In just the last three weeks, Lockett has seen increases. “This is due to the fact that food stamps were cut and unemployment benefits have been cut off,” she explains. “It’s been a big problem for people.”

From 9:00 a.m. until 2:00 p.m. every Wednesday, the pantry is booked solid with appointments of individuals needing assistance. Households in need are able to visit the pantry every 30 days. She reports seeing new faces in line each Wednesday. A lot of families who never thought they would need help are now in need.
To keep up with demands, the food pantry depends on the support of the community. In addition to food from the Food Bank, the organization receives food drive donations from local organizations, churches and schools and also picks up rescued foods from local grocers, including Trader Joe’s and Acme. Volunteers from the community pick up these donations daily and deliver to the food closet. A second team helps pack grocery bags full of food and distributes to pantry visitors.

Last week during my visit, Wendoli, Gabriel, Yvonne and Steven were on hand to assist. They greeted pantry visitors and helped gather bags full of assorted baked goods, non-perishables, meats, juices, fresh produce, hygiene products and more. As soon as I met the four, I could tell they loved the work they were doing. They all appreciate how thankful food pantry visitorsy are for the extra assistance.

Check out some pictures from the recent visit!

 

 

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Food Bank holds cooking demonstrations at local WIC offices

0121 Amanda photoBy Gwen Guerke, Communications Coordinator

On a chilly Thursday afternoon, WIC (Women, Infants, and Children) clients at the Milford State Service Center were in for a treat.

Amanda Good, our Food Demonstration Specialist and a registered dietitian, prepared tantalizing peanut butter and banana French toast from a mobile cooking station, and then offered samples to parents and children waiting in the center’s lobby.

As part of the Smart Choices for WIC program,  Amanda visits the state’s 11 centers every month with a new recipe to encourage people to get the most out of the products they receive from WIC.

This January morning, she shared budget-friendly and time-conscious cooking tips as she mashed ripened bananas with a potato masher purchased a dollar store.

“It makes it easier when flipping,” she said, noting that banana slices can easily slide out of the sandwich. The sandwiches cook, four minutes on each side in a skillet sprayed with non-stick oil.

Marta Begueros of Lincoln was delighted that her daughters got to sample the sandwiches.

“They like it,” she said, adding that she would try the recipe at home.

In addition to a tasty snack, participants who participated in the demonstration go home with a spiral-bound SNAP cookbook, apron, oven mitt and a save-the-date card for the next demonstration.

Smart Choices for WIC (Women, Infants, and Children) is a skills and knowledge-building program utilizing the 2010 Dietary Guidelines and USDA MyPlate recommendations.  The program focuses on teaching pregnant and new mothers about healthy eating and how they can learn to prepare nutritious easy meals from the foods on their food vouchers.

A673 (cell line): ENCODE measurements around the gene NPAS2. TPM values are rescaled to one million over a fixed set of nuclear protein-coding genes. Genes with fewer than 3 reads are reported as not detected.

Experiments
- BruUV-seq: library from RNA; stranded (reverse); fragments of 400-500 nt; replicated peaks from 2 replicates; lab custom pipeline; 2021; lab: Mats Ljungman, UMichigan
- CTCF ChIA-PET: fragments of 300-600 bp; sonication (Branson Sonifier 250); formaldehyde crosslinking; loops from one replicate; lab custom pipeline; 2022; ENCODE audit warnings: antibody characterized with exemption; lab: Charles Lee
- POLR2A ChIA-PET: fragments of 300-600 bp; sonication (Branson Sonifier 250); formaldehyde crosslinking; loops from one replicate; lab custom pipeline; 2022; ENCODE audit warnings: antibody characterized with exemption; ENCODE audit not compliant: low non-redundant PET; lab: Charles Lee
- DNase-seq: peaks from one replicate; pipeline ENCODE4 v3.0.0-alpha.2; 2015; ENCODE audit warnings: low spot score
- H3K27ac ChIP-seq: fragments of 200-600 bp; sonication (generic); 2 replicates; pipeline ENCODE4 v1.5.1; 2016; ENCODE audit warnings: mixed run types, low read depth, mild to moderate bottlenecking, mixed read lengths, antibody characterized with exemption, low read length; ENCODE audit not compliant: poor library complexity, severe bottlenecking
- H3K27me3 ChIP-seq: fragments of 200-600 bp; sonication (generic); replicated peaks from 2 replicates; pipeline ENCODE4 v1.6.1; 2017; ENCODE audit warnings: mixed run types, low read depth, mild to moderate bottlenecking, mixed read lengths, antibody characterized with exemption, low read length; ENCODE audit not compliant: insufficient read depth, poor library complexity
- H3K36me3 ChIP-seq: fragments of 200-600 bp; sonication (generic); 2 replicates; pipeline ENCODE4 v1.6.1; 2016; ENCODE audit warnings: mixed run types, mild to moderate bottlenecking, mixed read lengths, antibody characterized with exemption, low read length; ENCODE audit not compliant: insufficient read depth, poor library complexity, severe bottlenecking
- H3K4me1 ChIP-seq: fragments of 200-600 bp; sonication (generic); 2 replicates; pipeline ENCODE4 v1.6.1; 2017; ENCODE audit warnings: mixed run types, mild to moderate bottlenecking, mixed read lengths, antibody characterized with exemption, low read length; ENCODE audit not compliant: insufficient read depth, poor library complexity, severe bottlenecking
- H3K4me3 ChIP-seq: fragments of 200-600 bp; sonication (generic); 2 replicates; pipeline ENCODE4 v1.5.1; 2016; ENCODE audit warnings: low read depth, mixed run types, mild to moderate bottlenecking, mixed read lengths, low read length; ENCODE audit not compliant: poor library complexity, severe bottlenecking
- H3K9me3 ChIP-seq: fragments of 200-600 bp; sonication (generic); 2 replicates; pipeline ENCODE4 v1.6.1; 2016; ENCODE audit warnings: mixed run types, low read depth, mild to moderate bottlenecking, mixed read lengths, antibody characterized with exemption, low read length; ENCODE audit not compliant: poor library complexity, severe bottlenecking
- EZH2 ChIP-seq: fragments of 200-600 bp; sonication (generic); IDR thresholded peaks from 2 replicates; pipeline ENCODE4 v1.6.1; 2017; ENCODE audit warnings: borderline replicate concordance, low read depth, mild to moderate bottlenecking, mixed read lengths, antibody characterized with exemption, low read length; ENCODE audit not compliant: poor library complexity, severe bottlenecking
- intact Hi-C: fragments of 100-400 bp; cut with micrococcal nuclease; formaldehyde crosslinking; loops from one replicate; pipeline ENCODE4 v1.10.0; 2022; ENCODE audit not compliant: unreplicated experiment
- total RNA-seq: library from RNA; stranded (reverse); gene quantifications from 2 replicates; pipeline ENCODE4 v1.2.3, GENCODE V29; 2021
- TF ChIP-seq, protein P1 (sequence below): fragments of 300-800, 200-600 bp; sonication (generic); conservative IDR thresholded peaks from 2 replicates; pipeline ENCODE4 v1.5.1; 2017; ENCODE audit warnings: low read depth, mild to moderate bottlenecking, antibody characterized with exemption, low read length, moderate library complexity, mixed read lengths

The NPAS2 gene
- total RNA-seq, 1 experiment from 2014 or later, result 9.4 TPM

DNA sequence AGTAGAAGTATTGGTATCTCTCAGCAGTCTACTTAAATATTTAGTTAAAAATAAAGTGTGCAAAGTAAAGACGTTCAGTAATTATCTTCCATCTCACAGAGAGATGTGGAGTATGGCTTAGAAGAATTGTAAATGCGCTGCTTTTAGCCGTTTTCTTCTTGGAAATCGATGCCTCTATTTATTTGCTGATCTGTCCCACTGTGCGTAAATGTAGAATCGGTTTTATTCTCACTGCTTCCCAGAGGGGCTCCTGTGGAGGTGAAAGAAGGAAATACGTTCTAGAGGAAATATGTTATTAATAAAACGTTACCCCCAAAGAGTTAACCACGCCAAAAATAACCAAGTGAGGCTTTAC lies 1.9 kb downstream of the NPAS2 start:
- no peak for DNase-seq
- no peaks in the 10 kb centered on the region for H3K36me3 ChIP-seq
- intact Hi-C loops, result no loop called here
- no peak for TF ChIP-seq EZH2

“People don’t realize that protein can be found in eggs and beans,” Amanda explained. The recipe for French toast includes six eggs as well as a cup of milk.

February’s recipe will be a hearty white chili.

For more information, please contact Amanda Good, RD MS, Food Demonstration Specialist, at (302) 292-1305 ext 209 or agood@fbd.org.

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Chase presents $100,000 donation at Food Bank of Delaware Culinary School graduation

CheckChase made a $100,000 donation to the Food Bank of Delaware this morning at a graduation ceremony honoring the accomplishments of nine students who successfully completed our 14-week culinary training program.

The $100,000 will be used to support student scholarships to The Culinary School, stock local school food pantries with needed supplies and provide weekend food for at-risk children through the Backpack Program.

“Chase continues to work with community organizations, such as the food bank, governments, and businesses to address the issue of unemployment and underemployment in the state of Delaware,” said Daryl Graham, Vice President of Global Philanthropy and Community Relations, JPMorgan Chase. “The Culinary School is an amazing example of the type of program that changes our community for the better everyday.”

Under the instruction of Food Bank of Delaware Chef Instructor Nicole Wilson, students have spent the past 14 weeks developing their passion for the culinary arts. From proper knife handling techniques to Serve Safe certification and completing an internship, the students are prepared for entry-level jobs in the food industry.

“We are so thankful for Chase’s focus on not only providing nourishment for children and their families, but also supporting our commitment to providing valuable job training skills that will lead to sustainable employment,” said Food Bank of Delaware President and CEO Patricia Beebe. “We know one of the root causes of poverty is limited employment skills. Our Culinary School provides students with the skillset to not only thrive in the food industry, but their daily lives.”